Fellow Passengers: This week’s Pastoral Passage* (2 Corinthians 8:1-15) transports me to the 11th century Chartreuse Mountains in the Artois province of northern France, where a community of monks, the order of St. Bruno, devote themselves to prayer. Their motto is The cross is steady while the world is turning. Their turning world involved Pope Urban starting the first Crusade, the beginning of the investiture controversy, and the emergence of the Scholasticism movement. Bruno’s hermits did not involve themselves in any of this; they simply prayed for the world. And they did one other thing that merited a footnote in the history books; they discovered the first artesian wells (the name coming from the location, Artois). I’m no geologist, but the best I can understand is that these wells come from aquifers that are under high pressure, causing the water to rise instead of following its normal downward flow. These subterranean streams are confined between impermeable materials, rocks or clay, and this creates the pressure. When the pressure is great enough, and when a space is opened up through the impermeable rock, the water can rise all the way to the surface. This is what happened when the monks drilled that first well; they found they needed no rope and bucket or other means to pump the water out of the ground. It bubbled up. Today, people around the world enjoy the cold, pure water flowing up through spaces that release the pressure from artesian aquifers.
The cross was steady while the world was turning for the Apostle Paul and his pen pals in the Corinthians church. Today’s passage tells us that he, like St. Bruno’s monks, also had something of a well-drilling discovery, although it was a spiritual aquifer that he tapped into. He was writing to the congregation at Corinth about the generosity (in the KJV, liberality), of the Macedonian churches, as part of his campaign to raise funds for the struggling church at Jerusalem. Paul had tapped into these Macedonians, who were confined and under severe pressures of poverty, and in so doing enabled their joy to overflow as they welled up in rich generosity. The picture of artesian water rushing to the surface comes to mind in Paul’s description of their desire to help: they urgently pleaded with us for the privilege of sharing in this service. Paul commended this wellspring of generosity and sharing as a model to the Corinthians, who excelled in everything else, faith, theology, speech. All they lacked was the generous spirit.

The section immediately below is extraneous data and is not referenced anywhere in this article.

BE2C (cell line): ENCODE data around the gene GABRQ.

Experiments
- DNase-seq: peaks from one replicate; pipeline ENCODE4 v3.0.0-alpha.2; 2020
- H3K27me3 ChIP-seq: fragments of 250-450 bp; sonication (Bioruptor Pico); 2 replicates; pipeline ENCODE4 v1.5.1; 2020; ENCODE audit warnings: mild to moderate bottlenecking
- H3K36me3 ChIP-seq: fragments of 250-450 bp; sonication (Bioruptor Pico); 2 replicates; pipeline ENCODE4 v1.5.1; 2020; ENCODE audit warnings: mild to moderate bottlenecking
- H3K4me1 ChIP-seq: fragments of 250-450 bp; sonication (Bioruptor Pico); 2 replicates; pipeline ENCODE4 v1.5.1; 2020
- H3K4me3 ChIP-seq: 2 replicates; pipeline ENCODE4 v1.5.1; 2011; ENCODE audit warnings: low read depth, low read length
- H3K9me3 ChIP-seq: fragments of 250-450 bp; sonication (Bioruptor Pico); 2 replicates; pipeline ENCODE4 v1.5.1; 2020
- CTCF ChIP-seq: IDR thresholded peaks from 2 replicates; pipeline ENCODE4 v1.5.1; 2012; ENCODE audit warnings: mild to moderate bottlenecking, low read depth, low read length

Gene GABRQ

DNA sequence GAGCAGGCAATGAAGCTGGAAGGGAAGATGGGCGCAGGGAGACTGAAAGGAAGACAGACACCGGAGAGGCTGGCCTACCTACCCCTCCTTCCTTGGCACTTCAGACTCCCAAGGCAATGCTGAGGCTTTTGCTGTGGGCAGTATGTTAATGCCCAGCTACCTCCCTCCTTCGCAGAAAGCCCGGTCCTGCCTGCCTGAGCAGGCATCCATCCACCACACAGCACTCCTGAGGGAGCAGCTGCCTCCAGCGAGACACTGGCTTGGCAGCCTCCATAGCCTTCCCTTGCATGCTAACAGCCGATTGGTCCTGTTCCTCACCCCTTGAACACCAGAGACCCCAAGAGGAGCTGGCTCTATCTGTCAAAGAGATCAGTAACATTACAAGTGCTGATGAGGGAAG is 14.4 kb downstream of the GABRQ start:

Paul’s desire in all of this, he said, was not to put a hardship on the Corinthian people, but that there might be equality. He said it a second time, the goal is equality. These are shocking words to our culture, steeped as we are in libertarian values, and comfortable as we are with growing gaps between haves and have nots. It reminds me of something I had to do with my well this past year, when it got contaminated with some bacteria. I had to go through a process of shocking the well. I don’t know where the phrase comes from, but you shock a well by putting chlorine tablets in it to purify the water. I think Paul’s words serve to shock the well of our contemporary faith community in America. Equality is the goal. Shocking. He goes on to give even more shocking words, as he quotes from Exodus: Those who gathered did not have too much, and those who gathered little did not have too little. That sounds downright communist, as Karl Marx echoed these words with his famous dictum: from each according to his ability and to each according to his need. Shocking words. Hopefully shocking enough to purify the waters of salvation we have contaminated with a value system that concentrates both wealth and poverty. And hopefully, as the severe impermeabilities of our world continue to pressure us from all sides, we will find an opening of faith, as the Macedonians did, and overflow with joy and generosity, with equality as our common desire.
How about you? Where does this Pastoral Passage take you on your journey of faith? Feel free to comment.